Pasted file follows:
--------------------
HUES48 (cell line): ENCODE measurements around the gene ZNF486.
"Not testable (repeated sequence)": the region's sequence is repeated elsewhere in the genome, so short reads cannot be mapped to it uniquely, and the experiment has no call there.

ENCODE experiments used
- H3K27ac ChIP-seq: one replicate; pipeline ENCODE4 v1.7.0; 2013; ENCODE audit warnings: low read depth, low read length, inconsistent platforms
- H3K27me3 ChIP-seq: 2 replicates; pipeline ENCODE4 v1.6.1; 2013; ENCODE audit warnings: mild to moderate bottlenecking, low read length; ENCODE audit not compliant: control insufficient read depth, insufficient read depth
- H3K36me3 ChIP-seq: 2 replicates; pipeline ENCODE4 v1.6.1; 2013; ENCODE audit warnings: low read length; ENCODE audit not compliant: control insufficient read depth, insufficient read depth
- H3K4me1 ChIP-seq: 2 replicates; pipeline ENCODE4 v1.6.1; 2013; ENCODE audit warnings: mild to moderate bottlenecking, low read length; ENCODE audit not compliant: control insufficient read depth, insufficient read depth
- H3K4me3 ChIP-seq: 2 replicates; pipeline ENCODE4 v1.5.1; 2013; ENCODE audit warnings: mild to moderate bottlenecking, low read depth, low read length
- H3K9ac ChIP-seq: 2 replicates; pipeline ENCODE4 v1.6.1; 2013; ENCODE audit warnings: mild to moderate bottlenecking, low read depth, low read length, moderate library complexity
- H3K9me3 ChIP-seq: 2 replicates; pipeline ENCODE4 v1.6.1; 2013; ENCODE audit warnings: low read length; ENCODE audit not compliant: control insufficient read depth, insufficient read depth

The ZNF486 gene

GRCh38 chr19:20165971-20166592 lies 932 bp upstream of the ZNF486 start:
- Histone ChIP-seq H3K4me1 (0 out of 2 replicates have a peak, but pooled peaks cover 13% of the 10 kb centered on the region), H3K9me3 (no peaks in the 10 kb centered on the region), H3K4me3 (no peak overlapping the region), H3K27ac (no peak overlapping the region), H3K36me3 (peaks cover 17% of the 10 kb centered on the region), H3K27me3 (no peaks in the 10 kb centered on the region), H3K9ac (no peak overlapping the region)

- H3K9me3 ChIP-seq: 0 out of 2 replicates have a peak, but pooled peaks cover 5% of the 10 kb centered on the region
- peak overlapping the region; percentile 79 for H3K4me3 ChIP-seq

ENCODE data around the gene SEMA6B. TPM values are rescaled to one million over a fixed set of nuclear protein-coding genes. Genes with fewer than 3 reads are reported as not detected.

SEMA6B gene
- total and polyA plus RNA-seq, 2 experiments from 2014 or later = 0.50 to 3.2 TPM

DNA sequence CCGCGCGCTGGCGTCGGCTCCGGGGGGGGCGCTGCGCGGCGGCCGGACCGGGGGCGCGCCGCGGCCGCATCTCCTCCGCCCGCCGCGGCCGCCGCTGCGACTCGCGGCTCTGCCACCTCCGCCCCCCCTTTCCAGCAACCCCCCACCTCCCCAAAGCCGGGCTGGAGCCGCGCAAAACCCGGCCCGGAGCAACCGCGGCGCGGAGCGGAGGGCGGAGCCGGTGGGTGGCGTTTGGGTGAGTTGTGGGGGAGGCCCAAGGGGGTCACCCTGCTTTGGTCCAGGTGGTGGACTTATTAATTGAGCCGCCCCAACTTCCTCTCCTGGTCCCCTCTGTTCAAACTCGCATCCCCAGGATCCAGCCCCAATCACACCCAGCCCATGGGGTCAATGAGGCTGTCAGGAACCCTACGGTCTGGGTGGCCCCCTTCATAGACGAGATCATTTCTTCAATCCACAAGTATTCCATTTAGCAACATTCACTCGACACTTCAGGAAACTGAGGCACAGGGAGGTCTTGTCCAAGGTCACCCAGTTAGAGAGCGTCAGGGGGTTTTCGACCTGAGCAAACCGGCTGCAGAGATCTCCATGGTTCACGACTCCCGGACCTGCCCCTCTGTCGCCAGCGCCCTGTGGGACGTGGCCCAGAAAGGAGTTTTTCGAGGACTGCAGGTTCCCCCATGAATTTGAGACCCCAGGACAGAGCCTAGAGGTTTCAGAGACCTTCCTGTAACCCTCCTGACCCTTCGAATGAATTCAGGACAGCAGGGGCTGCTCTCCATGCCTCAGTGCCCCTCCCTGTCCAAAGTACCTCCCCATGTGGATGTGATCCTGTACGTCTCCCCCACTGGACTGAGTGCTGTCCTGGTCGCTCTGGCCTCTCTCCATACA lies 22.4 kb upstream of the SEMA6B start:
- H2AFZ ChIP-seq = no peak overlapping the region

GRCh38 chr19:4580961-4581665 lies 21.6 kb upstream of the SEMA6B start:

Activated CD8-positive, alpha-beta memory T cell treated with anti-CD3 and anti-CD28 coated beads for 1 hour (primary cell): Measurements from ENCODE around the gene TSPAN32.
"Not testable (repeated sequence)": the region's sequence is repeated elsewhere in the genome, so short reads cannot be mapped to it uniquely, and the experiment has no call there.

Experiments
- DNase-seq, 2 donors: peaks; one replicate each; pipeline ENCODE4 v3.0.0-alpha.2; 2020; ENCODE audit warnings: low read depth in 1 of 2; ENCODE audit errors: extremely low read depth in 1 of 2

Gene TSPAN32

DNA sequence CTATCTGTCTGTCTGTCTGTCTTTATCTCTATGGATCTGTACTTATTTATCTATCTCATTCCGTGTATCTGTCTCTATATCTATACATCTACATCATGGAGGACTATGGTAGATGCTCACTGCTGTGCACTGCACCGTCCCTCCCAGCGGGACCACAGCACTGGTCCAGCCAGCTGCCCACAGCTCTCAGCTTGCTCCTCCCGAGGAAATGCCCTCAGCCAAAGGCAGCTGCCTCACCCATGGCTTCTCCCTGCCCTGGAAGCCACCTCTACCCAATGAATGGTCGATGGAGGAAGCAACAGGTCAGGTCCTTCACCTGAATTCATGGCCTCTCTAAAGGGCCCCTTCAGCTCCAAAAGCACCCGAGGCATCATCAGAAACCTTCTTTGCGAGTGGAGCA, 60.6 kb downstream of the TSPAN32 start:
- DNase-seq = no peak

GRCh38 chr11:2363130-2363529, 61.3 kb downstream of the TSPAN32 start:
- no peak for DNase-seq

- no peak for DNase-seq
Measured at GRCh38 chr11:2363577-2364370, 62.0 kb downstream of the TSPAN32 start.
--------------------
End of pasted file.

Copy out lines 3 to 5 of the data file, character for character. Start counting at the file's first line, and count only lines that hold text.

ENCODE experiments used
- H3K27ac ChIP-seq: one replicate; pipeline ENCODE4 v1.7.0; 2013; ENCODE audit warnings: low read depth, low read length, inconsistent platforms
- H3K27me3 ChIP-seq: 2 replicates; pipeline ENCODE4 v1.6.1; 2013; ENCODE audit warnings: mild to moderate bottlenecking, low read length; ENCODE audit not compliant: control insufficient read depth, insufficient read depth